Derer, Hanna. (2007 a), Un alt fel de istorie, valenie culturale ale patrimoniului construit, Bucharest: Editura Universitara "Ion Mincu".

Derer, Hanna. (2007 b), Despre conservarea si reabilitarea patrimoniului construit, Bucharest: Editura Universitara "Ion Mincu".

Diaconovich, Corneliu. (1898), Enciclopedia Romana, "Orasul Bucuresci" si "moara", Sibiu: W. Krafft.

Furnica, Dumitru Z. (1926), Industria si dezvoltarea ei in Tarile Romanesti, Lucrare facuta pe baza documentelor. Cu o scrisoare de introducere de Prof. Nicolae Iorga, Bucharest: Institutul de Arte Grafice "Tiparul Romanesc".

Giurascu, Constantin C. (1966), Istoria Bucurestilor din cele mai vechi timpuri pana in zilele noastre, Bucharest: Editura pentru Literatura.

Giurascu, Constantin C. (1979), Istoria Bucurestilor, Bucharest: Sport-Turism.

Giuseppetti, Rafaella. (1995), Un castello in laguna. Storia dei Molini Stucky, Venezia: Il Cardo.

Stan, Maria. (1971), "Morile cu cai din Bucuresti in secolul al XIX-lea," Materiale de istorie si muzeografie Bucuresti, Bucharest: Muzeul de istorie al municipiului Bucuresti.

* (1997), T echniques & Architecture, Dossier: Friches industrielles et urbanaines, no. 432, juin.-juillet

*Architecture Interieure CREE, no. 273, Universites et tertiaire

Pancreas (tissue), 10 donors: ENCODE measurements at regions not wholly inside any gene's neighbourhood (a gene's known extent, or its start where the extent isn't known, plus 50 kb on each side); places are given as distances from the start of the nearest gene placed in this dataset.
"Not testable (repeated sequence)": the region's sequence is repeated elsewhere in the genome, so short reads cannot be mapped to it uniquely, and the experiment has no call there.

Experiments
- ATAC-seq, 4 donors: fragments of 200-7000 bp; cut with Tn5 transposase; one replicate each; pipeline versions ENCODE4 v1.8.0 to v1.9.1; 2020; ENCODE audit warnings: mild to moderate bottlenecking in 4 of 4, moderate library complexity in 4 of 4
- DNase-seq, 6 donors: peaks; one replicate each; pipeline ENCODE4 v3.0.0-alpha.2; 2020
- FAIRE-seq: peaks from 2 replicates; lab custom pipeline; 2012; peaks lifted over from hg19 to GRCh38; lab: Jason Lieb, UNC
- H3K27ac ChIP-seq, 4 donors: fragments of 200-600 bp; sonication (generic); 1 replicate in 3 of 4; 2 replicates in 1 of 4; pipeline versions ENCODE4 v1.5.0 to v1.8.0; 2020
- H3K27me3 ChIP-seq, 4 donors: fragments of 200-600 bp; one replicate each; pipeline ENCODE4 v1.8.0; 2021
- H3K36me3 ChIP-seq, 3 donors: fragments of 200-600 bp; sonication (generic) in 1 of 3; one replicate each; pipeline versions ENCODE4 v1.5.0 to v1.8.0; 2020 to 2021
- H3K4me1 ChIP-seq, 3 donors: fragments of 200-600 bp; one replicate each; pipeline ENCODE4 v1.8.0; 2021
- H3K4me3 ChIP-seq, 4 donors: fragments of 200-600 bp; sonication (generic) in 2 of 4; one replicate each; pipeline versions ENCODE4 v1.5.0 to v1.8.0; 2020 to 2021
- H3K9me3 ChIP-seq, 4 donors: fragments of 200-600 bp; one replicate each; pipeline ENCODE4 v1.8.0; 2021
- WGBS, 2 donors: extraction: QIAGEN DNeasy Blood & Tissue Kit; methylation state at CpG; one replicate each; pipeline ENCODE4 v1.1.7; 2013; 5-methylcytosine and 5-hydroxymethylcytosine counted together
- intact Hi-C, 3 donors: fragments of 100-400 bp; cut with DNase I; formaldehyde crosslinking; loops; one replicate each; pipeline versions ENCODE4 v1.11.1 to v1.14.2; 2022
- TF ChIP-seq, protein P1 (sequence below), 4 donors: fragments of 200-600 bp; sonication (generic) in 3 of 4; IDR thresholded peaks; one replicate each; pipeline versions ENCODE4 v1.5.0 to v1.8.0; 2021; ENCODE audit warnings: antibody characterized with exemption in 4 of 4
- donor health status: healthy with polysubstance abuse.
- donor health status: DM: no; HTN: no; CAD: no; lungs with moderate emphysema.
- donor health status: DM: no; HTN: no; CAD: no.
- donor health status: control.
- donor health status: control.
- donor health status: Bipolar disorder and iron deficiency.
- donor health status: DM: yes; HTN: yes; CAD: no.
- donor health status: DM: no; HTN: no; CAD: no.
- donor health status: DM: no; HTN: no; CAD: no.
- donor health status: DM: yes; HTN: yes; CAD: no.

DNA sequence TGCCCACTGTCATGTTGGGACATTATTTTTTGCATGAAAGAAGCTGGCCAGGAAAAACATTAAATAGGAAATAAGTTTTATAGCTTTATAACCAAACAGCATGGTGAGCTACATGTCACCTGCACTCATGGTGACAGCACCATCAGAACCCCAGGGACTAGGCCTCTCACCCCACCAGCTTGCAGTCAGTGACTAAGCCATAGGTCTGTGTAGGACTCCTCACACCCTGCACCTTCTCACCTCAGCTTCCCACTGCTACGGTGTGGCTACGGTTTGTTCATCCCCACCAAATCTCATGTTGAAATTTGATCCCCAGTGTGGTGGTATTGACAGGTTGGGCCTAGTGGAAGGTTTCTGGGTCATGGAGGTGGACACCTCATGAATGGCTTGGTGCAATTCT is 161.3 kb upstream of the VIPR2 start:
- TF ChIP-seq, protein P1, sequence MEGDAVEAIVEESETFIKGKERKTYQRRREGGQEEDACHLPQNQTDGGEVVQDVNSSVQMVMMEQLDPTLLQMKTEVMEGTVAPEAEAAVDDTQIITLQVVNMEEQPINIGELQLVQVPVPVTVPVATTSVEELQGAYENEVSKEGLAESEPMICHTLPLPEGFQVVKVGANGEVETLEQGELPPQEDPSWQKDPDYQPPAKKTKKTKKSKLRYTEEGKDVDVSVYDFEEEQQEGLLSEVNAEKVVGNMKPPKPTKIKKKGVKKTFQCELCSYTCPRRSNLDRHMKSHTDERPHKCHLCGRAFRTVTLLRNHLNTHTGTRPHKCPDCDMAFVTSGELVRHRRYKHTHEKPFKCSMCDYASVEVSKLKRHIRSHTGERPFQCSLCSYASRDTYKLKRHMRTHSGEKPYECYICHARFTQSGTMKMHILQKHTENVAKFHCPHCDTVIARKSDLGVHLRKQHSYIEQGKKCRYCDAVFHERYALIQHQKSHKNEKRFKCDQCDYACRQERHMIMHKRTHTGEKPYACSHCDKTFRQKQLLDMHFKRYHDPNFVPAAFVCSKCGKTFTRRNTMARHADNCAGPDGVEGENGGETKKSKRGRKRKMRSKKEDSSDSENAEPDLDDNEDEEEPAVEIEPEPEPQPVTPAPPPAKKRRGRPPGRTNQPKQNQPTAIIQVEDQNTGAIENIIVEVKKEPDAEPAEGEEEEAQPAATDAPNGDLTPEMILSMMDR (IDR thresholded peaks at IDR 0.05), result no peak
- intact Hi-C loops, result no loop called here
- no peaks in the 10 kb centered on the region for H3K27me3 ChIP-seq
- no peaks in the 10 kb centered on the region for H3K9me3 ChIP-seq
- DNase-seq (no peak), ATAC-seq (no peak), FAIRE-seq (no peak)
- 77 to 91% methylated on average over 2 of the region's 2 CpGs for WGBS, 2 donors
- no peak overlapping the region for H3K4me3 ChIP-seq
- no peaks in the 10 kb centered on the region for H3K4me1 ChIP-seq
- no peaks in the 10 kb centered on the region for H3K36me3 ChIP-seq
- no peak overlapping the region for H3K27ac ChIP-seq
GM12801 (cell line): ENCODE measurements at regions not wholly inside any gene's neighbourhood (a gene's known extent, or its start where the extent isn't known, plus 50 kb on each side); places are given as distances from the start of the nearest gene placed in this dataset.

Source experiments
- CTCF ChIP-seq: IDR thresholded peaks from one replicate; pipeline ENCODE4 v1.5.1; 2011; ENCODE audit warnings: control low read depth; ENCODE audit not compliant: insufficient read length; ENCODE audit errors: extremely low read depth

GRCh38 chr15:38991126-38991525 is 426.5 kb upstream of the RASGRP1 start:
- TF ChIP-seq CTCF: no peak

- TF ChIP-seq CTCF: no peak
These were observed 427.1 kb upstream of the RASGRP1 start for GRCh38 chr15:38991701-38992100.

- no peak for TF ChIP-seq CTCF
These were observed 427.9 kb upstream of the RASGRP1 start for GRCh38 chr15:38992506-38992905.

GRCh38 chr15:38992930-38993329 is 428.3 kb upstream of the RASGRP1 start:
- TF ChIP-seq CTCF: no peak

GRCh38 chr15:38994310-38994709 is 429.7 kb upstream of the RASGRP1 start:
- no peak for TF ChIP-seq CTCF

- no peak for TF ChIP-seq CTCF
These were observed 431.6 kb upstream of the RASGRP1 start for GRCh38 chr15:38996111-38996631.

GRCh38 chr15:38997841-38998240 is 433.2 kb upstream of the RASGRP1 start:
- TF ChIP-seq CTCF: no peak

* Architecture Interieure CREE, no. 331, mai/juin 1=2007, Diversite culturelle


Spiru Haret University


Spiru Haret University


(1.) Source:

(2.) George, Potra. (1990), Din Bucurestii de ieri, Bucharest: Ed. Stiintifica si Enciclopedica

(3.) Assan, B.G. (1896), Industria morariei in Romania, Bucharest: Institutul de Arte Grafice Carol Gobl

(4.) Catalin, Ctefan Zafiu. (2002), Reconversie "Moara lui Assan", Comunicare Atelier de arheologie industriala din septembrie

(5.) Official Gazzette-Decree No. 289/1988; Official Gazzette--Decision No. 706/ 20 of June, 1990.

(6.) Sourcea LMI:1184 B-II-m-B-18902; 1185 B-II-m-B-18903; 1186 B-II-m-B-18904 ;1187 B-II-m-B-18905; 1188 B-II-m-B-18906; 1189 B-II-m-B-18907



(9.) Giurascu, Constantin C. (1966), Istoria Bucurestilor din cele mai vechi timpuri pana in zilele noastre, Bucharest, Editura pentru Literatura: 290

(10.) Chelcea, Liviu. (2008), Bucurestiul postindustrial, memorie, dezindustrializare si regenerare urbana, Bucharest, Polirom: 204

(11.) irimic n, intermediary product resulted by industrial grinding of the flour, used as fodder flour. From turkisk irmik. Source: DEX, 98

(12.) source: author's private collection

(13.) source: idem.

(14.) source: idem.

(15.) source: idem.

(16.) source: idem

(17.) source: idem

(18.) source: Student Ruxandra Iancu Bratosin, USH, sophomore

(19.) source:

(20.) source :idem



COPYRIGHT 2014 Addleton Academic Publishers
No portion of this article can be reproduced without the express written permission from the copyright holder.
Copyright 2014 Gale, Cengage Learning. All rights reserved.

Article Details
Printer friendly Cite/link Email Feedback
Author:Teodorescu, Nicoleta Doina; Pop, Andreea
Publication:Linguistic and Philosophical Investigations
Article Type:Report
Geographic Code:4EXRO
Date:Jan 1, 2014
Previous Article:Traduzioni e ricezione di Eugene Ionesco in Italia.
Next Article:La culture de la traduction et la traduction de la culture.

Terms of use | Privacy policy | Copyright © 2021 Farlex, Inc. | Feedback | For webmasters |